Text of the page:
View from the Summit

How Consistency Leads to Trust in Relationships

Posted by Aaron Walker and the VFTT Team on Oct 29, 2021 9:18:57 AM

Do you consider how much of your behavior affects the relationships with those around you (1)

This summer, a particular feature at a neighborhood water park caught my eye. A huge bucket balanced high above the splash area while a stream of water poured into it for several minutes. I watched the bucket totter as its volume filled until it finally began to slowly tip in one direction. All at once, it dumped its contents out and over the squealing of expectant children below it.

Just like it takes time to fill a tipping bucket, it takes time to establish a good reputation. And just like the sudden water dump, reputations can be squashed in a moment.

Fortunately, we have some control over our reputation buckets!

To find a community of professionals to help you establish priorities of integrity in how you deal with people around you, visit our website or apply to join one of our mastermind groups online.

Growing in Consistency

Mindshifts about important issues are certainly important as you mature and gain more knowledge of the world. But if you want to demonstrate a solid belief, you have to show it through behavior shifts. There is truth in the saying, “Put your money where your mouth is.” Actions create reality. You become what you behold.

Do you consider how much of your behavior affects the relationships with those around you?

James 2:15-16 tells the reader to consider this: “Suppose you see a brother or sister who has no food or clothing, and you say, ‘Good-bye and have a good day; stay warm and eat well’—but then you don’t give that person any food or clothing. What good does that do?”

This verse helps us remember that sometimes our resources and abilities exist to help the needs of others. Those needs might include something physical, but they often include something as “simple” as consistently building trust within a relationship.

Stephen M. R. Covey writes about the importance of establishing relationship trust in The Speed of Trust. He explains how behavior shapes who you become and creates the dynamics for your interactions with others. For example, if you feel caring, but your actions don’t demonstrate that feeling, are you really caring? Instead of thinking about how much you care, think about what you can do to physically care for someone. Put some feet to your feelings!

3 Steps to Consistent Living

Your honesty and integrity affect so much of how others view and trust you. Lying destroys trust. Not doing what you say ruins the confidence others have in you. Every effort should go into keeping your word and speaking the truth. Let your “yes” be yes, and your “no” be no.

However, as you consider this, don’t forget that truth without grace often looks and sounds like meanness. Stephen M. R. Covey compared this to a bull in a china shop.

Maya Angelo wisely observed, “I've learned that people will forget what you said, people will forget what you did, but people will never forget how you made them feel.” This idea will serve you well as you seek to establish trust through an honest reputation.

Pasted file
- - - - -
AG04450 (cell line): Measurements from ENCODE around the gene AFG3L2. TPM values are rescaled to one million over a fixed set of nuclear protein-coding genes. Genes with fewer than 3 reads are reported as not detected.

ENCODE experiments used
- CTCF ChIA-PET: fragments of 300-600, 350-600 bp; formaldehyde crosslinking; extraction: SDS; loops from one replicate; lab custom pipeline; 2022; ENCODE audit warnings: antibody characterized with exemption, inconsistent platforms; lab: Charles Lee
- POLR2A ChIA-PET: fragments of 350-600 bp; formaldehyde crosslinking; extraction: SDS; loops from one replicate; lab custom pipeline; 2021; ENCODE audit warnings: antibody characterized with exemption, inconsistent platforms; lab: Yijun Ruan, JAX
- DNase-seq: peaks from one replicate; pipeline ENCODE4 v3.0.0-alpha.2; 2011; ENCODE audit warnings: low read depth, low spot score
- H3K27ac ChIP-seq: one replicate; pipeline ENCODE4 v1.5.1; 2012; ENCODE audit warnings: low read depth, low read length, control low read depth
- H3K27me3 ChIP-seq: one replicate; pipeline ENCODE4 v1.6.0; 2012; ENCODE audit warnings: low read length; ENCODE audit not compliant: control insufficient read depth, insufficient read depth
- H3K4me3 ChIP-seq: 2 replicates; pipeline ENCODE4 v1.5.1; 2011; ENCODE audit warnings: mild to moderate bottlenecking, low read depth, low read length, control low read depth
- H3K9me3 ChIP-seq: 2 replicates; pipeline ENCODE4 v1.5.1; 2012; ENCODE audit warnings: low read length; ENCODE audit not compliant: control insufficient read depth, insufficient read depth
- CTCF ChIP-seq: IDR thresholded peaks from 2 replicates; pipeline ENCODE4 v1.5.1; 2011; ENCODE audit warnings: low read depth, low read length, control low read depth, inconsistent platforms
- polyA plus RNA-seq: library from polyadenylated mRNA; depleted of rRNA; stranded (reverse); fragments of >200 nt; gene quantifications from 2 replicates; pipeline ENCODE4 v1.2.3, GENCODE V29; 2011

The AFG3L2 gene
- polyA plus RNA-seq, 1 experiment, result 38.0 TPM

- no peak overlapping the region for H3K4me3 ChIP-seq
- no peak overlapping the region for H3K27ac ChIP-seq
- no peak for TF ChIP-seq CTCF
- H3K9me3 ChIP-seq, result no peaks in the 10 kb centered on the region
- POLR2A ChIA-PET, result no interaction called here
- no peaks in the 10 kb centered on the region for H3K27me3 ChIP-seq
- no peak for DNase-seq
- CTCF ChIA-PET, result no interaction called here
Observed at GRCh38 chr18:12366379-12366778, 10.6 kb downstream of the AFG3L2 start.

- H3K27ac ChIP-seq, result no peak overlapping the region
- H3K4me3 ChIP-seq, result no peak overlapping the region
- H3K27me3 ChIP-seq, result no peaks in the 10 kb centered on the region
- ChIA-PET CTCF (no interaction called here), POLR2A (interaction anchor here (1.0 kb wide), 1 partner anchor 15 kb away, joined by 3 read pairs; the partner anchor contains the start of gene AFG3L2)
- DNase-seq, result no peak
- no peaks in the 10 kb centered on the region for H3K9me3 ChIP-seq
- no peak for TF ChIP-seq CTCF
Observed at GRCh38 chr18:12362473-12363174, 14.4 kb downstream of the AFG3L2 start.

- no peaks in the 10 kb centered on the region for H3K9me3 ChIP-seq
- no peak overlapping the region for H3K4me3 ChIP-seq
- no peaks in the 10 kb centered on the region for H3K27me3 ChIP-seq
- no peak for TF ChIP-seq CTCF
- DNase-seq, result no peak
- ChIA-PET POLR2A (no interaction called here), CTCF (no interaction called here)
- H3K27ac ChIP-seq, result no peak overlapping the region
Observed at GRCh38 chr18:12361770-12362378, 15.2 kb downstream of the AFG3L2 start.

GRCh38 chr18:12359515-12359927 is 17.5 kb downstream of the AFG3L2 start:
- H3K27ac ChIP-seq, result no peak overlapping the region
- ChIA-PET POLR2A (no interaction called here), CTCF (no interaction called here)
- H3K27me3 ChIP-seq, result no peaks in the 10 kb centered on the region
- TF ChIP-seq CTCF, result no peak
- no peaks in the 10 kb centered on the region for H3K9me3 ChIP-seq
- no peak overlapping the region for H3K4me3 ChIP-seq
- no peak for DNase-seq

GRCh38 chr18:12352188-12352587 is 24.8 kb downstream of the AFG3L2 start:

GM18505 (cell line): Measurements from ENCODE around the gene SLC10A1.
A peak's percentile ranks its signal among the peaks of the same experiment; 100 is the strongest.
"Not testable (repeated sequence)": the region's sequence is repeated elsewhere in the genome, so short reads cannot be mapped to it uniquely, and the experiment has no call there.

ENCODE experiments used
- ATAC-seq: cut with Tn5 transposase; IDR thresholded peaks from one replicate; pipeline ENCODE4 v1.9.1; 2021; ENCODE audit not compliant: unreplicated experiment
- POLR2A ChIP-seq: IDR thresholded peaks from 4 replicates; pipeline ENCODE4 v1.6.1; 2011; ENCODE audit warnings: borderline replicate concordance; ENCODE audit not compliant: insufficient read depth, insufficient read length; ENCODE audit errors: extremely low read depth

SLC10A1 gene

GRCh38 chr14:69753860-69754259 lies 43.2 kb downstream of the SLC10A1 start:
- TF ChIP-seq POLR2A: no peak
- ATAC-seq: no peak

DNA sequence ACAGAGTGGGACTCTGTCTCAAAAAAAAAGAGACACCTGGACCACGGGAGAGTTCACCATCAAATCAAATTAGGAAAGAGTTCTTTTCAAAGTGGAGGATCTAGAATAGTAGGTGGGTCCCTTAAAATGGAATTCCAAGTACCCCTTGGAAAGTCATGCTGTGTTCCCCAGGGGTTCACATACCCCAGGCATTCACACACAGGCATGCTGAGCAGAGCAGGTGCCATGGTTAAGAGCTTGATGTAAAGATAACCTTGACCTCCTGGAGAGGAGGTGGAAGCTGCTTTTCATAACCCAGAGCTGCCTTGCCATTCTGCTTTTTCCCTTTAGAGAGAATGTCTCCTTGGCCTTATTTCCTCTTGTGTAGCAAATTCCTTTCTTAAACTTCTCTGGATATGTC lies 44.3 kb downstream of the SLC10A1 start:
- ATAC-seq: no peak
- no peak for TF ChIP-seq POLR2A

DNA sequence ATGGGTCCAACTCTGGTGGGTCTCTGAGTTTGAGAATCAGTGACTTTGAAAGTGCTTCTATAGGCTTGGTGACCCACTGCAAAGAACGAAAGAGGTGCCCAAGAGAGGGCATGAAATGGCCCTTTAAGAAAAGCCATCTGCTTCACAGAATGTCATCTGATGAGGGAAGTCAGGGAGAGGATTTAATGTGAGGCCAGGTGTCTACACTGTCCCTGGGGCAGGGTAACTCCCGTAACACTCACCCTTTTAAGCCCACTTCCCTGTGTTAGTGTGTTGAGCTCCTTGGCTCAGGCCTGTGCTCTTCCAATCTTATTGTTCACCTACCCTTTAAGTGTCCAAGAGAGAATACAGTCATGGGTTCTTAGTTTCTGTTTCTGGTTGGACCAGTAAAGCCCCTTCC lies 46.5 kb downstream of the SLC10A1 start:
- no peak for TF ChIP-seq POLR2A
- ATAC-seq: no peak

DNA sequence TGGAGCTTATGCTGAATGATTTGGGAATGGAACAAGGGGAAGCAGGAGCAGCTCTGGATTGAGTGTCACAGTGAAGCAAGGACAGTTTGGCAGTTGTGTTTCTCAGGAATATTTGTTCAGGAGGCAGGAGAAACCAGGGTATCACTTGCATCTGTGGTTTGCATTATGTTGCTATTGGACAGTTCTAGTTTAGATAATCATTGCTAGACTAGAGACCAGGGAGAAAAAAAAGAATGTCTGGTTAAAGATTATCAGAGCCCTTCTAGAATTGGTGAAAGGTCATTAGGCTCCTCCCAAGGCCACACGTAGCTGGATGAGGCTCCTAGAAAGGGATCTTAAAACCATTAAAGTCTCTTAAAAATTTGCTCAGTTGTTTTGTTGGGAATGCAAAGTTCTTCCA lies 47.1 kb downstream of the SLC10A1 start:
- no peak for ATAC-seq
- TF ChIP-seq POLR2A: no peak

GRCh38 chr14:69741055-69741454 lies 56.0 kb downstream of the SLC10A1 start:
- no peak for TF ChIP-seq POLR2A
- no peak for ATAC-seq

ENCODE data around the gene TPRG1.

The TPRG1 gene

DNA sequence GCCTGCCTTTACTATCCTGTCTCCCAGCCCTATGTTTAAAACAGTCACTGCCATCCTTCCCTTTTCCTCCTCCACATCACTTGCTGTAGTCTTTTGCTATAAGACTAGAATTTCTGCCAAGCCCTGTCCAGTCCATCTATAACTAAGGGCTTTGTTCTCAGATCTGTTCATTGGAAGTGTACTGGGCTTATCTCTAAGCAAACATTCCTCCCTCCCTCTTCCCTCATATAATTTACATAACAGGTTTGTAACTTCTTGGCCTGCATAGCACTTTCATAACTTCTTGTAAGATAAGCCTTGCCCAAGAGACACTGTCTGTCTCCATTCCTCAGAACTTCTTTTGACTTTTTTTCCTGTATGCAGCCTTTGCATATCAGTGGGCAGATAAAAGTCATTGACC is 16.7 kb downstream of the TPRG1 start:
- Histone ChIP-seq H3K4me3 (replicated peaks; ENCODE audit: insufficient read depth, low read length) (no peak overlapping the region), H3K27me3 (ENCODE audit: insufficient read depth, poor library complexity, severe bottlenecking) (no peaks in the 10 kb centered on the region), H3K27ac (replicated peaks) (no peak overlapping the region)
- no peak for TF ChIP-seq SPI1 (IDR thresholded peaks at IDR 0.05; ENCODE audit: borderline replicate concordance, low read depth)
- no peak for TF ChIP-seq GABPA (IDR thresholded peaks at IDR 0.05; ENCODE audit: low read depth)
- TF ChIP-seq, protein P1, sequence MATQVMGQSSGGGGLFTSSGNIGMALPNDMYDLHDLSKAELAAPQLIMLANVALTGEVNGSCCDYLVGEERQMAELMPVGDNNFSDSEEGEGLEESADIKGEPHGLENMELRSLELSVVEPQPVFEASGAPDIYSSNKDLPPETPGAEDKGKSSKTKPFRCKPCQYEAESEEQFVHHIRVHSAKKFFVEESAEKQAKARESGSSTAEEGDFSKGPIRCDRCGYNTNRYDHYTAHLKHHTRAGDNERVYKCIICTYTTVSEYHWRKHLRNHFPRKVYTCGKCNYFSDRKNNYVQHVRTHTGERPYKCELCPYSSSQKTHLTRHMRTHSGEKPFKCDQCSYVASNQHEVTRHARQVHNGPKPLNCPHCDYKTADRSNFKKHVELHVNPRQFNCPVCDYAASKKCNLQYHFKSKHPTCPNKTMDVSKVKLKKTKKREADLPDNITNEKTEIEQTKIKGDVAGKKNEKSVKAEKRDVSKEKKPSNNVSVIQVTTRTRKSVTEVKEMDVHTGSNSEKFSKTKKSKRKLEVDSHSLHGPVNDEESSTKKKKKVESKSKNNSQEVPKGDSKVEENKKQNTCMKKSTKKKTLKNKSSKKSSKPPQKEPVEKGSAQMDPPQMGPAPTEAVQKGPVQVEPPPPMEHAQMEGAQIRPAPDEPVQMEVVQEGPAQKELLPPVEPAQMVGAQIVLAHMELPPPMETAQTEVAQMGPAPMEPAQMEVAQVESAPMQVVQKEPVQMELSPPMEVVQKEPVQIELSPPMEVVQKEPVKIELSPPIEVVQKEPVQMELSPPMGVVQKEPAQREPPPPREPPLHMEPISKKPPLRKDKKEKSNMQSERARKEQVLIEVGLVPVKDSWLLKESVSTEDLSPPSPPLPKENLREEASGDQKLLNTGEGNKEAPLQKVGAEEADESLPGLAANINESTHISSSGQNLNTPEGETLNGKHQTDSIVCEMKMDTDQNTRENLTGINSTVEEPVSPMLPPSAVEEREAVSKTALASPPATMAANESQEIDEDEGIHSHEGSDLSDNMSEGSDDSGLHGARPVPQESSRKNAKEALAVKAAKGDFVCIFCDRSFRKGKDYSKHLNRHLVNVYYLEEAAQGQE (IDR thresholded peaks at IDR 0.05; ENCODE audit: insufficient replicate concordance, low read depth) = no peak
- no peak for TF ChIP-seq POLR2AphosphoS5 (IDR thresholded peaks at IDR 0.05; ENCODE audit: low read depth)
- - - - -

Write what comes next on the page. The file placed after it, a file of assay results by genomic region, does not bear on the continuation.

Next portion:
2. Honor and Respect Others

Human beings have intrinsic worth and dignity. Give honor to people close to you. Show care to others who seem to have nothing to offer you. Respect even those who may not have your best interests in mind.

Think about what you need to say and how you say it. Consider ways of communicating appropriately to the moment or the person. For instance, sarcasm and joking may have their place, but it takes wisdom to know when and how to use them. At times, speaking is unnecessary, but listening is the more important action.

Even small actions communicate respect or disrespect. Kind words, like “please” and “thank you,” demonstrate respect, as opposed to entitlement. Consistent encouragement and voiced appreciation to those in subordinate positions will go a long way in building them up and making them feel like their contributions and abilities are valued within the organization. Even something as simple as warmly acknowledging someone’s presence or welcoming them will often build trust.

3. Apologize and Make Amends

Don’t let your ego get in the way of making things right when you’ve done something wrong. Regularly own your mistakes and work to rebuild the damage. This includes more than simply saying, “I’m sorry for what I’ve done.” It means that you actively work to repair where you’ve broken trust.

Your consistent efforts to repair the damage will often strengthen bonds. Your pursuit will build trust because the other person knows that you care enough to set your own interests and pride aside to invest in mending the relationship.

As an added point to this—forgive when others wrong you. As Covey says, “Try to make it easier for others to right wrongs. Not only will this help them but it will also help you.”

Ask someone you trust about your reputation in these areas. How are you achieving trust through consistent behavior and better relationships?

Other like-minded professionals can encourage and challenge you to produce a lifestyle of consistency. Reach out to us at our website and apply to join one of our mastermind groups online.


Topics: Motivation, Accountability, Balance, Career, Community, Relationships, Success, Significance, Priorities, Tips, Commitment, Integrity, Discipline, Clarity, Decisions, Crossroads, Wisdom, Be The Light, Encouragement, Be An Encouragement, Leadership, Guide, RoadMap, Execution, Trusted Advisor, Advice, Influence, Influencer, Authenticity, fingerprint, Vision, Truth, Honesty, Expectation, Purpose, Value, Journey, Connections, VALUES


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